The Brag July 3


History and technology combine to repeat one of Sydney's most violent eras.
By Corinne O'Keefe

Depression-era Darlinghurst saw a criminal underworld burst onto the streets to fight over the control of prostitution, drugs and alcohol. The foot soldiers in this war were the suburb's infamous Razor Gangs, known for their weapons of choice.

With the current economic crisis, and the City of Sydney fuss over liquor licenses and alcohol-related violence and crime, d/Lux/MediaArts' new interactive project seems timely, taking Sydneysiders back in time to the 1920s streets of Darlinghurst - known back then as Razorhurst.

Razorhurst is a GPS-based interactive storytelling project, designed and developed by Richard Fox. Growing up in Darlinghurst, and taking inspiration from the recent Justice and Police Museum's City of Shadows photographic exhibition (documenting 1912-1948), Fox set out to recreate the world of Razorhurst as he imagined it.

"Razorhurst existed as much in the minds of people who read about what was happening in the newspapers, as people who were actually living there," Fox insists.

With this in mind, Fox set about developing Razorhurst as an experience and "not a documentary as such - I'm not trying to suggest this is historically accurate. There are things I've done to make it more of a mix. But I think it's important to actually be aware of how the place has changed over time and what was that history. I think it's a pretty fascinating period, particularly now. The world has been steering towards another economic crisis, and during those times you tend to find people resort to more extreme efforts of survival - and that's one of the forces that created Razorhurst, and you think 'how is it that society became that way?' I think it's still a very relevant period."
Calling on his interactive multimedia background, Fox developed a location - or GPS - based program, which explores local history and audience interaction through new media capabilities. Audiences can pick up a specially programmed GPS unit from the East Village Hotel in Darlinghurst, and follow the leads on journey that's part video-game, part travel adventure. As in his previous work, where he created a sort of "immersive virtual world that was continuous" and "could be experienced as one kind of world", Fox plays with the dualities of past and present inner city Sydney.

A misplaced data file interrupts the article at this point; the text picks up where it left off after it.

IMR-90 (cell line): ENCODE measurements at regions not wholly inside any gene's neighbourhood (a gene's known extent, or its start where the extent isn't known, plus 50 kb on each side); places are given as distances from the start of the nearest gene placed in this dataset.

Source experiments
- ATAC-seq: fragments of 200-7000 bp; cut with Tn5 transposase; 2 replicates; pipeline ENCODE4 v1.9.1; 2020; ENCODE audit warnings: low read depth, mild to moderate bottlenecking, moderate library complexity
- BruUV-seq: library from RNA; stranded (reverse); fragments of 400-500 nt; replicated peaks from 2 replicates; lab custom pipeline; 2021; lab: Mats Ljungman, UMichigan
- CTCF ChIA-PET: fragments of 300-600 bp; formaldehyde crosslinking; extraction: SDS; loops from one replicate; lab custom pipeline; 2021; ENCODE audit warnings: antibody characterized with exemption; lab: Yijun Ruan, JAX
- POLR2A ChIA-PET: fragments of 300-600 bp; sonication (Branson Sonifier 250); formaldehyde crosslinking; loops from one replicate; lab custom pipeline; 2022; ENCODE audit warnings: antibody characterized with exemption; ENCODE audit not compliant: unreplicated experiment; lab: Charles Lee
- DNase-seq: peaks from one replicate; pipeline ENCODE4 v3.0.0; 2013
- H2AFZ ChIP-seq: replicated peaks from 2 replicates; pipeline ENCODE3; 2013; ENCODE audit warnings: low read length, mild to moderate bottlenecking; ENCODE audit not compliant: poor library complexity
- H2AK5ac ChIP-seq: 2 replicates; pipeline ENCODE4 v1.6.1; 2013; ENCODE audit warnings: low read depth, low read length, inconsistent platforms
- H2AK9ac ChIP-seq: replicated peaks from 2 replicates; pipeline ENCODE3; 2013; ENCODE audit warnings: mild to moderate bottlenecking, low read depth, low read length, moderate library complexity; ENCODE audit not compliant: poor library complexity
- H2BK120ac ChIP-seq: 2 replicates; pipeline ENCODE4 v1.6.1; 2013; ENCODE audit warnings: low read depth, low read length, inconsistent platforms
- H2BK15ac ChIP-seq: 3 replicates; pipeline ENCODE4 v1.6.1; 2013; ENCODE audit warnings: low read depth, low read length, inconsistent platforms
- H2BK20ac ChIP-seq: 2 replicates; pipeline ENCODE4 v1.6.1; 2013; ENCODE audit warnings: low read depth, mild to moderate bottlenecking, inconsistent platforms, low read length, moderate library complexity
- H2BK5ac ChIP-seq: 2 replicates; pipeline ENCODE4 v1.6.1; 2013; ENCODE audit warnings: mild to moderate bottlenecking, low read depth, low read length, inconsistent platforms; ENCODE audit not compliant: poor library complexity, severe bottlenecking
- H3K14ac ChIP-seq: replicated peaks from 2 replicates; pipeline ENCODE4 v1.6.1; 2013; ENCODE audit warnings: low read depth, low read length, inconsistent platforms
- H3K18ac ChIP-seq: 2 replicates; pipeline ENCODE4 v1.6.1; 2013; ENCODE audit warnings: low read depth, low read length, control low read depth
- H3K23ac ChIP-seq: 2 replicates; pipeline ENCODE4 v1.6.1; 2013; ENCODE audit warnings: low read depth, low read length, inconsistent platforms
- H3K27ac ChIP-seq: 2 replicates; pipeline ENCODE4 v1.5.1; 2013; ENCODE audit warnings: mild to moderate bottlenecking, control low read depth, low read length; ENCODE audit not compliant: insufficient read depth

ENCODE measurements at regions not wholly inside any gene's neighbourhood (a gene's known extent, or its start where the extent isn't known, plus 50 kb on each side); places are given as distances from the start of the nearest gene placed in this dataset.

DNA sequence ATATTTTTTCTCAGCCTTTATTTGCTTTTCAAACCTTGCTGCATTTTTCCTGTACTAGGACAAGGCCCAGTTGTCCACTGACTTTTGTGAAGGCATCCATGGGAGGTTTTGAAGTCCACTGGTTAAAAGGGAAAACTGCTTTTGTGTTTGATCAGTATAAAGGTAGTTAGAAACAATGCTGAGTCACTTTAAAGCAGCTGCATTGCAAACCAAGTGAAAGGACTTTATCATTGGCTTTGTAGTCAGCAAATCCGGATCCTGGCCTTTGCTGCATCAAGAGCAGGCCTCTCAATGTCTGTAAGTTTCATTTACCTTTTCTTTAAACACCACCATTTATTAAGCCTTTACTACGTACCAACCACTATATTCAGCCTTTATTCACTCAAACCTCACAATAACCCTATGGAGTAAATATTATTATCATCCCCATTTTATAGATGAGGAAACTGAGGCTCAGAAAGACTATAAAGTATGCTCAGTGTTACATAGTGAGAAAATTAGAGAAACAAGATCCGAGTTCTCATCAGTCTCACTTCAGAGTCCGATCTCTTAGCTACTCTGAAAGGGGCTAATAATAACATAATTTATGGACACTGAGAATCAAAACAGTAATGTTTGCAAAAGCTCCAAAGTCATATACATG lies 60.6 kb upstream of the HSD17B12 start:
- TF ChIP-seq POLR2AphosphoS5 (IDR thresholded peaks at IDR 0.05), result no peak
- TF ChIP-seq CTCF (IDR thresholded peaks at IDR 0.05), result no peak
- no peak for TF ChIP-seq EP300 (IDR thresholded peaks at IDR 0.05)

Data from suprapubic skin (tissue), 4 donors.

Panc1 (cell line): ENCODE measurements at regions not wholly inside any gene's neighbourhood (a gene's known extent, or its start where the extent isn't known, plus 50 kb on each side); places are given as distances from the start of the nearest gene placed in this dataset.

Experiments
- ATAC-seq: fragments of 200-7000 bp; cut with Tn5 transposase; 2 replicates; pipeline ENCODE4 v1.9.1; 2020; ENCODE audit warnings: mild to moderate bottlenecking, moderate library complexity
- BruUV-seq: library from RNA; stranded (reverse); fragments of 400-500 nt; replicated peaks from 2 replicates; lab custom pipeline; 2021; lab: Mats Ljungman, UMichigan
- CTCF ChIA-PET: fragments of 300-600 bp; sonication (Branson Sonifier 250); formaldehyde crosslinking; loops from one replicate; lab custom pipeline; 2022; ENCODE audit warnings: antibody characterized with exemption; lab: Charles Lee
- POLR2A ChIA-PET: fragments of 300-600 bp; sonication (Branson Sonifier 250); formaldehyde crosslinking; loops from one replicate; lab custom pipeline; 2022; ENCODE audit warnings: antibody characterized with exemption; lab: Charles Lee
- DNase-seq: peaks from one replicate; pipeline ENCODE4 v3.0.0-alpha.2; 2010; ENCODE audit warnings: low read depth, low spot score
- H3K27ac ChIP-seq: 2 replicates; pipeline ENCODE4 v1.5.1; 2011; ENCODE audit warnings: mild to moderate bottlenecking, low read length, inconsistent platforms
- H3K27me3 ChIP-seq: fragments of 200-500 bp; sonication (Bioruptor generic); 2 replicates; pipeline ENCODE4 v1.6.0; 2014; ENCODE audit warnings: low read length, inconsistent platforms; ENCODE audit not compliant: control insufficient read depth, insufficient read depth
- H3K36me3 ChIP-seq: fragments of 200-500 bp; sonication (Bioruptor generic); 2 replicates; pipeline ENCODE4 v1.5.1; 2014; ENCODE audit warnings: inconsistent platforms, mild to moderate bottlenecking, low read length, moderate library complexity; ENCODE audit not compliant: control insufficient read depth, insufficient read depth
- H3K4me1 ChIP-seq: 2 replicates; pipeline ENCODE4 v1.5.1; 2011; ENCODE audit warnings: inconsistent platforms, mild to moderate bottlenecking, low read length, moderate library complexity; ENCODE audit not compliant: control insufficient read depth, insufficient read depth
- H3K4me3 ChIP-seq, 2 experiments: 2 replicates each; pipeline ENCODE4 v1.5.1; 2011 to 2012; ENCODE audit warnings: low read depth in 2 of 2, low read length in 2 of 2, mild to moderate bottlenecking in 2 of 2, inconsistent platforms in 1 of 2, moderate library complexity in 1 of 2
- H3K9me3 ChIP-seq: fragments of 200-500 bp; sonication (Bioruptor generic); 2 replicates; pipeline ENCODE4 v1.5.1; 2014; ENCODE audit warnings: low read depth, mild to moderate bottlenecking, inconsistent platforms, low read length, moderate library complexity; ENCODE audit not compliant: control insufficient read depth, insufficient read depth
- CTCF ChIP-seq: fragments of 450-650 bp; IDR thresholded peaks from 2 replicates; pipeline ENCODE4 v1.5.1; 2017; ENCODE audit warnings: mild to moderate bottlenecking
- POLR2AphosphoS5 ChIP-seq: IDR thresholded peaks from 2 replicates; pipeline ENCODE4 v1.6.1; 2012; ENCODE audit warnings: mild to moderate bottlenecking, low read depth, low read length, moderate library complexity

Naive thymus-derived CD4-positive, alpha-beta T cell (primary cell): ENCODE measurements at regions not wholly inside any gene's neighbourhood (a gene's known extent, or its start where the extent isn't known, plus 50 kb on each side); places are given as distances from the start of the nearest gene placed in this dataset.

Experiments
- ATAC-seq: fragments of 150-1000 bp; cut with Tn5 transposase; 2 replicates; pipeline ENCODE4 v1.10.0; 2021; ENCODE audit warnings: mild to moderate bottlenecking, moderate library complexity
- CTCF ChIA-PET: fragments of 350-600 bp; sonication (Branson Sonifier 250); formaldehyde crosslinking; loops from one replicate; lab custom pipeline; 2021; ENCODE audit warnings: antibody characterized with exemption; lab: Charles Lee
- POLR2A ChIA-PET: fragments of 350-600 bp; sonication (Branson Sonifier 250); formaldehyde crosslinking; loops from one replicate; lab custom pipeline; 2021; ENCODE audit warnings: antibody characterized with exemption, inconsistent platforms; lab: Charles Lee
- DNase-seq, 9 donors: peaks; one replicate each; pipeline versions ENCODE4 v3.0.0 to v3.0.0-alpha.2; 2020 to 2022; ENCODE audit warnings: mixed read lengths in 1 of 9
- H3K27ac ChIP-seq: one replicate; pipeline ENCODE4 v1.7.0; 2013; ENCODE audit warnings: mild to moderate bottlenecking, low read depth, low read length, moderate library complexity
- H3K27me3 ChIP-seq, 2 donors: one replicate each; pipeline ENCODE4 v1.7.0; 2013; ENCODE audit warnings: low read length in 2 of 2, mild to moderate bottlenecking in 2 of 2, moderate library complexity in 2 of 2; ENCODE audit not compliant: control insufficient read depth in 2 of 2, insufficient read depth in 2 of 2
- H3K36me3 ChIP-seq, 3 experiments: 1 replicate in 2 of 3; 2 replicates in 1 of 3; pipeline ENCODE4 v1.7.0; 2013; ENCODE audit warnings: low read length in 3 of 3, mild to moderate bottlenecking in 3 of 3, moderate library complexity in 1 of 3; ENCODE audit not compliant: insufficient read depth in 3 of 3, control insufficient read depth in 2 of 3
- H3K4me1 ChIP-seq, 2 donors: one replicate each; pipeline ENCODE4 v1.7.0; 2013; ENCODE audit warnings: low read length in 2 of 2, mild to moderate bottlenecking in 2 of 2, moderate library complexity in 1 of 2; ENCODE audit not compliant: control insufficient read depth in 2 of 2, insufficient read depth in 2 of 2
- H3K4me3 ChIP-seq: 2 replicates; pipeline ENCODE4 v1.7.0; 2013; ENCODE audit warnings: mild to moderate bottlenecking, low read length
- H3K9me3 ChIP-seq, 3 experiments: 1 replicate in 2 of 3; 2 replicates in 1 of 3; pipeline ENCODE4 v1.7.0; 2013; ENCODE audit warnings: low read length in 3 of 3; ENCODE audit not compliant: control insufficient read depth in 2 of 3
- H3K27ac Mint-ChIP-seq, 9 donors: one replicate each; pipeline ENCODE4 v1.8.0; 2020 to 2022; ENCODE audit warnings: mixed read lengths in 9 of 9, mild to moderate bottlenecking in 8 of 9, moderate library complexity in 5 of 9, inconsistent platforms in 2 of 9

David Cranswick, director of d/Lux/MediaArts since 2003, suggests that Fox's program builds "on a history of both kinds of games [computer games and art games]." As a hub for new media artist collaborations and initiatives, d/LuxMediaArts boasts 26 years of archived collections, d/Lux is also presenting a d/LuxMobile GPS specialist Masterclass and Forum in conjunction with Razorhurst.

Outlining the creative applications of new media technologies, Fox explains that these initiatives are in place for "educating audiences and artists". Cranswick agrees: "We're just kind of thrilled that there are artists that are picking these things up and we're just trying to bridge between the artists, and the audiences."

In terms of the commercial potential of these technologies, Cranswick suggests that the commercial market have thus far underestimated the potential of GPS devices as media players. "When I first started [as director of d/Lux/MediaArts], I felt strongly that mobile devices were something we ought to be looking at and encouraging, for creative reasons but also... there's a big market and big audiences there."

"The Internet gets faster and wireless... gets more established, and people are getting more accustomed to using it. I think that's the big thing that happened - is that it's becoming more commonplace. With new devices coming out it opens up all kinds of possibilities... It's still fairly early days yet."

What: d/Lux/MediaArts presents Razorhurst, designed and developed by Richard Fox.
When: July 5-30, 2009-10-26
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